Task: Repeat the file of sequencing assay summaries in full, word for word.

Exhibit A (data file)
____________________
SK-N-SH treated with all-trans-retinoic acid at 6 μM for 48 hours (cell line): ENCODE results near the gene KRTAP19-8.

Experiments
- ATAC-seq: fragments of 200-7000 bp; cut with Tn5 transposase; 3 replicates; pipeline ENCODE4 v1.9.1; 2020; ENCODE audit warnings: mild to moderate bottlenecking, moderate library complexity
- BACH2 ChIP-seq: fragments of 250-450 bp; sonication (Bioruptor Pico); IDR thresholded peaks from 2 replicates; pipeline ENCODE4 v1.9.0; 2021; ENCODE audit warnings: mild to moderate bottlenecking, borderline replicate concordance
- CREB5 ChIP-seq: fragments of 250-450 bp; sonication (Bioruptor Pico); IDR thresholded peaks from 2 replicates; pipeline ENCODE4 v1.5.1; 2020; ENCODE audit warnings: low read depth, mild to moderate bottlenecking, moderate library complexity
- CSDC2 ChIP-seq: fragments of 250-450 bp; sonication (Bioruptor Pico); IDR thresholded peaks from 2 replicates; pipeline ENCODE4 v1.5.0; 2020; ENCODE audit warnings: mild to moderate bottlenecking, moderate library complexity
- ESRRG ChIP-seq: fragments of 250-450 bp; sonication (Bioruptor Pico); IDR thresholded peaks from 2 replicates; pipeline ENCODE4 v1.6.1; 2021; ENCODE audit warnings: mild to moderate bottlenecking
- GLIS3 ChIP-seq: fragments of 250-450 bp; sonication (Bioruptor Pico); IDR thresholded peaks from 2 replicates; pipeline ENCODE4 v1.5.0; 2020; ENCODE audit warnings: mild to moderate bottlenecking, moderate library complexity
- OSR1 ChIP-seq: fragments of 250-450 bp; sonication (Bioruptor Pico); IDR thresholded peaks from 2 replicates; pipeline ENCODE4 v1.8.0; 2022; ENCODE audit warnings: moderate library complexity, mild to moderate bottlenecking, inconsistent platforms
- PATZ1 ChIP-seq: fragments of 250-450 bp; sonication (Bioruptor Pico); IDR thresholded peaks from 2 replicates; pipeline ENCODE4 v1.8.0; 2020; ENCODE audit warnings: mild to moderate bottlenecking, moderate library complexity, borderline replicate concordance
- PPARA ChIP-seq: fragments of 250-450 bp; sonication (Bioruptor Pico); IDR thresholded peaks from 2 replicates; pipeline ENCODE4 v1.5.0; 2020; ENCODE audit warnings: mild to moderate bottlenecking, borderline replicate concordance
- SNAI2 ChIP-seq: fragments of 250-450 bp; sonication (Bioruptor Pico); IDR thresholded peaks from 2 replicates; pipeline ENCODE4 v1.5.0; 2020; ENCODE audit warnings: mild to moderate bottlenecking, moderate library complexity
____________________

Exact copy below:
SK-N-SH treated with all-trans-retinoic acid at 6 μM for 48 hours (cell line): ENCODE results near the gene KRTAP19-8.

Experiments
- ATAC-seq: fragments of 200-7000 bp; cut with Tn5 transposase; 3 replicates; pipeline ENCODE4 v1.9.1; 2020; ENCODE audit warnings: mild to moderate bottlenecking, moderate library complexity
- BACH2 ChIP-seq: fragments of 250-450 bp; sonication (Bioruptor Pico); IDR thresholded peaks from 2 replicates; pipeline ENCODE4 v1.9.0; 2021; ENCODE audit warnings: mild to moderate bottlenecking, borderline replicate concordance
- CREB5 ChIP-seq: fragments of 250-450 bp; sonication (Bioruptor Pico); IDR thresholded peaks from 2 replicates; pipeline ENCODE4 v1.5.1; 2020; ENCODE audit warnings: low read depth, mild to moderate bottlenecking, moderate library complexity
- CSDC2 ChIP-seq: fragments of 250-450 bp; sonication (Bioruptor Pico); IDR thresholded peaks from 2 replicates; pipeline ENCODE4 v1.5.0; 2020; ENCODE audit warnings: mild to moderate bottlenecking, moderate library complexity
- ESRRG ChIP-seq: fragments of 250-450 bp; sonication (Bioruptor Pico); IDR thresholded peaks from 2 replicates; pipeline ENCODE4 v1.6.1; 2021; ENCODE audit warnings: mild to moderate bottlenecking
- GLIS3 ChIP-seq: fragments of 250-450 bp; sonication (Bioruptor Pico); IDR thresholded peaks from 2 replicates; pipeline ENCODE4 v1.5.0; 2020; ENCODE audit warnings: mild to moderate bottlenecking, moderate library complexity
- OSR1 ChIP-seq: fragments of 250-450 bp; sonication (Bioruptor Pico); IDR thresholded peaks from 2 replicates; pipeline ENCODE4 v1.8.0; 2022; ENCODE audit warnings: moderate library complexity, mild to moderate bottlenecking, inconsistent platforms
- PATZ1 ChIP-seq: fragments of 250-450 bp; sonication (Bioruptor Pico); IDR thresholded peaks from 2 replicates; pipeline ENCODE4 v1.8.0; 2020; ENCODE audit warnings: mild to moderate bottlenecking, moderate library complexity, borderline replicate concordance
- PPARA ChIP-seq: fragments of 250-450 bp; sonication (Bioruptor Pico); IDR thresholded peaks from 2 replicates; pipeline ENCODE4 v1.5.0; 2020; ENCODE audit warnings: mild to moderate bottlenecking, borderline replicate concordance
- SNAI2 ChIP-seq: fragments of 250-450 bp; sonication (Bioruptor Pico); IDR thresholded peaks from 2 replicates; pipeline ENCODE4 v1.5.0; 2020; ENCODE audit warnings: mild to moderate bottlenecking, moderate library complexity